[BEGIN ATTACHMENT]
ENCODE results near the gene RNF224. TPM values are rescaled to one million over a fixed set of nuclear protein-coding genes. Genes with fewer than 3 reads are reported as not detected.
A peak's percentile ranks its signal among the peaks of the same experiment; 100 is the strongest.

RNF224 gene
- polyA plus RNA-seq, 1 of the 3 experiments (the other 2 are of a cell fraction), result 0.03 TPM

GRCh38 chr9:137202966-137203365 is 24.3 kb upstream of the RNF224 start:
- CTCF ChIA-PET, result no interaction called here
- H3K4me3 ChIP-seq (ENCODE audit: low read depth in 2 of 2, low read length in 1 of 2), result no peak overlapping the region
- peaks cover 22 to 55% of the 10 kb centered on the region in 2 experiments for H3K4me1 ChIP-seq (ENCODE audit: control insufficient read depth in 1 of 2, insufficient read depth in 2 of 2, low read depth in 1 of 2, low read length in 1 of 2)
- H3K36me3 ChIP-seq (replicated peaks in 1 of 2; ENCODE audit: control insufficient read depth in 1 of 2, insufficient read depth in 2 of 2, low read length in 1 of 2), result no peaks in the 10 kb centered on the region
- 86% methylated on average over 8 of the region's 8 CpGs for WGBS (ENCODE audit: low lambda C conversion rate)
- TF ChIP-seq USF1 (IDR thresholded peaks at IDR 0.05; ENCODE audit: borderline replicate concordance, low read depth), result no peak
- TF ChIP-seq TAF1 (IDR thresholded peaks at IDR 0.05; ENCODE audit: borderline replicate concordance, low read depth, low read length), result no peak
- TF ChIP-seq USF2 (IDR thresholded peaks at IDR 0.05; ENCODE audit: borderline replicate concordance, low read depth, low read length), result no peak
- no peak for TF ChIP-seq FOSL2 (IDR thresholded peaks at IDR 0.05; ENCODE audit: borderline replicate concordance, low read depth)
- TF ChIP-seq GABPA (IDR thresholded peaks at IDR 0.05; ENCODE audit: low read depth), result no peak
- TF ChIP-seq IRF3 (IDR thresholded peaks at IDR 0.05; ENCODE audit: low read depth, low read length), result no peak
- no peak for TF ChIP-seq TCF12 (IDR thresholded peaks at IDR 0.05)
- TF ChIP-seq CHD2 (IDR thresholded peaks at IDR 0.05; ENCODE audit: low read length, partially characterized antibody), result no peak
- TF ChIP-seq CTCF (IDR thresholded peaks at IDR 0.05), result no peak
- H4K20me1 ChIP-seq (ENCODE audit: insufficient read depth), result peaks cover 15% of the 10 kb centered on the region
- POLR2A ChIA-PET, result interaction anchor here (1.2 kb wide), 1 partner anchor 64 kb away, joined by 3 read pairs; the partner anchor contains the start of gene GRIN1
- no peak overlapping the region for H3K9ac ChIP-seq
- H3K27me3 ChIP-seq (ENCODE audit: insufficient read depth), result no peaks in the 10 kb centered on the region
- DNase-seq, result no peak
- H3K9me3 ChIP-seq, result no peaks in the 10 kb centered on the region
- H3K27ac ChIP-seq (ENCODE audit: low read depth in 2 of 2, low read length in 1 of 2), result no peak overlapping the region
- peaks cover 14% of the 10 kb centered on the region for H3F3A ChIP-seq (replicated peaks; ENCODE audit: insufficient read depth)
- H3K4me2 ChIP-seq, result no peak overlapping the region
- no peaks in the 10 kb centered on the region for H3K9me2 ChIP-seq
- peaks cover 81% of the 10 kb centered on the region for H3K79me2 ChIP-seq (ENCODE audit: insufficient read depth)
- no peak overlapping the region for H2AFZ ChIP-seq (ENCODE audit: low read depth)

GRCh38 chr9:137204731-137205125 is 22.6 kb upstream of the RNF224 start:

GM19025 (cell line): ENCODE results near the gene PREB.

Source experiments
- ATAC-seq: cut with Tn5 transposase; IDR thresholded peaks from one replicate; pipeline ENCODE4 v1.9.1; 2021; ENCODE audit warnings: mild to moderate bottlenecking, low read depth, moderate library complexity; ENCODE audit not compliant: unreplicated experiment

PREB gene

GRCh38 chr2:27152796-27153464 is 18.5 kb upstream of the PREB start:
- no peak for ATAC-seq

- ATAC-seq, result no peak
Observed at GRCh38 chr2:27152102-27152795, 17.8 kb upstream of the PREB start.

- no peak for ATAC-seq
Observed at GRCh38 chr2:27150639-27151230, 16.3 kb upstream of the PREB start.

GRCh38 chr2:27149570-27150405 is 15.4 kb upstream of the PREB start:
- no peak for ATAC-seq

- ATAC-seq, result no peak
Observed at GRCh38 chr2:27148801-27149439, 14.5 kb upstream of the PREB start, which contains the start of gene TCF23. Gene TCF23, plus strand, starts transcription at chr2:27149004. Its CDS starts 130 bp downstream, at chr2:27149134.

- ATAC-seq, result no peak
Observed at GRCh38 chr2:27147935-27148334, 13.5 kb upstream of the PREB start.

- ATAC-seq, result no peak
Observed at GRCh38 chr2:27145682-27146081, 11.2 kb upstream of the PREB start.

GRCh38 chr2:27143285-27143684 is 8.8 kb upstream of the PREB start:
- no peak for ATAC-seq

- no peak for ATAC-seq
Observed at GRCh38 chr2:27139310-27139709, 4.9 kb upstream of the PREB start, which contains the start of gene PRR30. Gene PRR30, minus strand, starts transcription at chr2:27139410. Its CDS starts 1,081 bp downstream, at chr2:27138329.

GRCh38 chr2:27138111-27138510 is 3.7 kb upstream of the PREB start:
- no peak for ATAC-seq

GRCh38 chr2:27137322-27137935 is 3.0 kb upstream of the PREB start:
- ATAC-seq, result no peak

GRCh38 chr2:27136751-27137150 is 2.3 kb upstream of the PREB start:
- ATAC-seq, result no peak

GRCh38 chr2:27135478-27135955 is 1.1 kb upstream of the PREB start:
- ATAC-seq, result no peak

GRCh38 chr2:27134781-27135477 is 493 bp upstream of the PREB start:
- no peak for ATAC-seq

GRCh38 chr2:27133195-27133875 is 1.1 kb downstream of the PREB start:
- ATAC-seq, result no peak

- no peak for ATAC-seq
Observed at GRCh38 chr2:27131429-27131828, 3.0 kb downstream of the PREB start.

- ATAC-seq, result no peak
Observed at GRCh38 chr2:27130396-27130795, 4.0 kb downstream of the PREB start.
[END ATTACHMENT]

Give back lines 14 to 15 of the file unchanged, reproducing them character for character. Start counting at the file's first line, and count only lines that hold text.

- no peak for TF ChIP-seq FOSL2 (IDR thresholded peaks at IDR 0.05; ENCODE audit: borderline replicate concordance, low read depth)
- TF ChIP-seq GABPA (IDR thresholded peaks at IDR 0.05; ENCODE audit: low read depth), result no peak